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Non-Gated CSX Crossing Claims One Teen's Life and Injuries Two Others

(Sullivan, Indiana – May 31, 2013)

A 16-year-old Sullivan County, Indiana boy died Friday night about 10:15 P.M. when the 17-year-old driver of an SUV hesitated, but then drove across the signalized, but non-gated Depot Street grade crossing of CXS railroad tracks in Sullivan, IN, only to be struck on the passenger side by a CSX freight train. A 15-year-old boy in the back seat of the SUV was thrown from the vehicle upon impact with the train.

This incident happened at a dangerous, unguarded crossing. It is virtually certain that lights and gates would have prevented this incident. Both CSX and Operation Lifesaver know lights and gates are the most effective type of protection at railroad crossings. Studies that have been conducted over fifty years ago confirm that lights can gates offer the ability to drastically reduce the number of vehicle/train accidents by as much as 96%.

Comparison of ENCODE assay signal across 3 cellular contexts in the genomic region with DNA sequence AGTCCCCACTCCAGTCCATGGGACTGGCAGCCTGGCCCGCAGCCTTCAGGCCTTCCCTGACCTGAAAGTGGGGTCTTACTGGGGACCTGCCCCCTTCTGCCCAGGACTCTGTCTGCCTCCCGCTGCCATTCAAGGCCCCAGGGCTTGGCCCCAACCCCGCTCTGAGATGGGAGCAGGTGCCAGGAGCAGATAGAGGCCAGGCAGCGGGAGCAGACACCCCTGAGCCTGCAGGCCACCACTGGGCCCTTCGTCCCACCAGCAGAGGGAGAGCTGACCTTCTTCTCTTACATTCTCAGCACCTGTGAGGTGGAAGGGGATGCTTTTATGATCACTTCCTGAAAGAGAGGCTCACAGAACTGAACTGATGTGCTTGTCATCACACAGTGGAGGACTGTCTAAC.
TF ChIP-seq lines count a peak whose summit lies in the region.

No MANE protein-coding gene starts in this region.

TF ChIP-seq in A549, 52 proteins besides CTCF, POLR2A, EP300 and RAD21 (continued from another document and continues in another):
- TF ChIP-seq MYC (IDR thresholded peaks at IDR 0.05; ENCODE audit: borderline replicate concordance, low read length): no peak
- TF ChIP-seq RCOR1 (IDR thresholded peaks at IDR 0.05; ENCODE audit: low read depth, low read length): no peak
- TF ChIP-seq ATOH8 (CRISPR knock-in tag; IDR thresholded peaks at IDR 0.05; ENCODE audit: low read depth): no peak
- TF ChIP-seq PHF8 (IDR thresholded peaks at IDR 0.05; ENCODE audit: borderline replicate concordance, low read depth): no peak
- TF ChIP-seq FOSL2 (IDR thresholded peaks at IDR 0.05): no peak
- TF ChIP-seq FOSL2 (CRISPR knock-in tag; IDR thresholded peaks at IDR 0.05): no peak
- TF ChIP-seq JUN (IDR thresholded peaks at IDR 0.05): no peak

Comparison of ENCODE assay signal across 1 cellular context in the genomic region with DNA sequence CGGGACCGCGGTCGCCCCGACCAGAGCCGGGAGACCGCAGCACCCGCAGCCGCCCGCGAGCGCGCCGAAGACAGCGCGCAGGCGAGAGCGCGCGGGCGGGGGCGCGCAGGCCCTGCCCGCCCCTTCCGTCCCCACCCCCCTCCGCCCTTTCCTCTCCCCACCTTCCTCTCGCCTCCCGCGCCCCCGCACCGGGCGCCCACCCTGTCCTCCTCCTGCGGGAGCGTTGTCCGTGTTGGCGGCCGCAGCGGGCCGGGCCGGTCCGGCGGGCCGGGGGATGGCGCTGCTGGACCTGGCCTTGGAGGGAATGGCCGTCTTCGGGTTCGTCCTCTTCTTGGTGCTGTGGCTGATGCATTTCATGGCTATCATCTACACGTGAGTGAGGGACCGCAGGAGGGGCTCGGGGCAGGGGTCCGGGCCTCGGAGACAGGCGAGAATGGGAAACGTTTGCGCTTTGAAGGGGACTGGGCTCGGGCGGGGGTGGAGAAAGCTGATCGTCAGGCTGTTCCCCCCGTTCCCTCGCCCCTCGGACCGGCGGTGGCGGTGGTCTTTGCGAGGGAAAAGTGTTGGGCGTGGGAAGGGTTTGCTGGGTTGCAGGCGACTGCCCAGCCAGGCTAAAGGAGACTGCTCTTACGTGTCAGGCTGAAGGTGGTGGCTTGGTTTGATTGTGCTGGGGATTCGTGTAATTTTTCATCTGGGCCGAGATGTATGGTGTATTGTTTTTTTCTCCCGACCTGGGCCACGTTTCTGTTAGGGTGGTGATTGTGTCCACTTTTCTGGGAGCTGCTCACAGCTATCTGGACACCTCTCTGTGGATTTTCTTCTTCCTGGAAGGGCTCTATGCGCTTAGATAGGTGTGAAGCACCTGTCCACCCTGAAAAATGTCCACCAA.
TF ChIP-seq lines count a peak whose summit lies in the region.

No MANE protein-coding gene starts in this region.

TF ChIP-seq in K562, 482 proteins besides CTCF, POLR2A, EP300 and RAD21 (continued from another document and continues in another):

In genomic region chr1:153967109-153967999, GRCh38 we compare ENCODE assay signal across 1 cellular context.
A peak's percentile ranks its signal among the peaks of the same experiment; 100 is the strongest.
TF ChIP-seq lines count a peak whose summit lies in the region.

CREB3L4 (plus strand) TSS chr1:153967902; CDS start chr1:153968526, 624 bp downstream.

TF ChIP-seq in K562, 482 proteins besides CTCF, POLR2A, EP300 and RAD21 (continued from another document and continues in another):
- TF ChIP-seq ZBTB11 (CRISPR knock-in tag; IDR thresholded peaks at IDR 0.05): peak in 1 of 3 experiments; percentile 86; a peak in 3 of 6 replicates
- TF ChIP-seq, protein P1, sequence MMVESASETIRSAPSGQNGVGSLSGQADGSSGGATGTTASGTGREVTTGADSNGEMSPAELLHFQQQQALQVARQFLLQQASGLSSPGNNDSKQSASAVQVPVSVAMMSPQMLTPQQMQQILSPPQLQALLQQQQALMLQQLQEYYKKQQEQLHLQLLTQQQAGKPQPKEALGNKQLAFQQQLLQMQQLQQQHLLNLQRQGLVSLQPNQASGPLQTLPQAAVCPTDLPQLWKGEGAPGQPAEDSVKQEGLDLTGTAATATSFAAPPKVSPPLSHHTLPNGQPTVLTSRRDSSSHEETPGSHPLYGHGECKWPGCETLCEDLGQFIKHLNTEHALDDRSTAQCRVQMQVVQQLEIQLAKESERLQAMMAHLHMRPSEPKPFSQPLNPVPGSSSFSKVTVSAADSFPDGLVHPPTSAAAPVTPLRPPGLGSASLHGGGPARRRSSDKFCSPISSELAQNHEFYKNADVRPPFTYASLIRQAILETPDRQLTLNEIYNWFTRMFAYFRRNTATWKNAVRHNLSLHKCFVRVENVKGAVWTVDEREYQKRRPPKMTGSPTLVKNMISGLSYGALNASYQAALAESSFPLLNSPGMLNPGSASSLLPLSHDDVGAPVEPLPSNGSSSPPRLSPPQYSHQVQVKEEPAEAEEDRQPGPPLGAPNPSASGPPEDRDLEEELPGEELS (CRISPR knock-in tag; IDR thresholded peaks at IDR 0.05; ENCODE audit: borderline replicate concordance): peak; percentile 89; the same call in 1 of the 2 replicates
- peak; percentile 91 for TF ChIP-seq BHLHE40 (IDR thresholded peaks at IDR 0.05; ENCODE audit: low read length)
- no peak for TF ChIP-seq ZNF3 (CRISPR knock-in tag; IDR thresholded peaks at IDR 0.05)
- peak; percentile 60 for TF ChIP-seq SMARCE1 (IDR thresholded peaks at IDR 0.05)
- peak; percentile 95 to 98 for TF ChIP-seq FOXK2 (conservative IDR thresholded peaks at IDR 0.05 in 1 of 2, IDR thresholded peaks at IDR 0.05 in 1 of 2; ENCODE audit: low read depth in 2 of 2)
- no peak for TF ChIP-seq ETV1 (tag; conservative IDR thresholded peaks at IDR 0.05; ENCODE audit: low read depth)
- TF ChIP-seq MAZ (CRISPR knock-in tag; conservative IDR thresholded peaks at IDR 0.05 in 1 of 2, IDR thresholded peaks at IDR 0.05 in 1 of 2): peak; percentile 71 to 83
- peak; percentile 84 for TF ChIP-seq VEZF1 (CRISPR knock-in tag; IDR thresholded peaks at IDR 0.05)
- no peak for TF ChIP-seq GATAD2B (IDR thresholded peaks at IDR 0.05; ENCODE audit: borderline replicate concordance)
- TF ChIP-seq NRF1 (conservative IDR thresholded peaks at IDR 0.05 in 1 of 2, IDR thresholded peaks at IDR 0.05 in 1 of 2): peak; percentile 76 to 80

Sullivan Police Chief Jesse Morin was still in the process of notifying relatives of the three teenagers Saturday afternoon, and therefore could not yet release any of the names of the victims.

The 16-year-old was taken to Sullivan Community Hospital, where he was pronounced dead by Sullivan County Coroner Jeff Griffith. The 17 and 15-year-old youths were both transported to Methodist Hospital in Indianapolis, IN, where they were both admitted in undisclosed condition.

“We’re still investigating and talking to CSX,” said Chief Morin. “It is a great tragedy for the community. Our thoughts and prayers are with the families,” he concluded.

The accident history of the CSX/Depot Street crossing is short but serious, in that in June, 2009, the operator of a motorcycle lost his life in a collision with a CSX train there, and in October, 2007, the driver of a pickup truck accidently engaged his truck’s clutch as he awaited a CSX train to pass the Depot Street crossing, vaulting his vehicle into the train and causing him serious injury. Whether or not the existence of gates at the crossing could have prevented all three tragic accidents cannot be determined, but there is no denying that all three accidents occurred in the absence of crossing gates.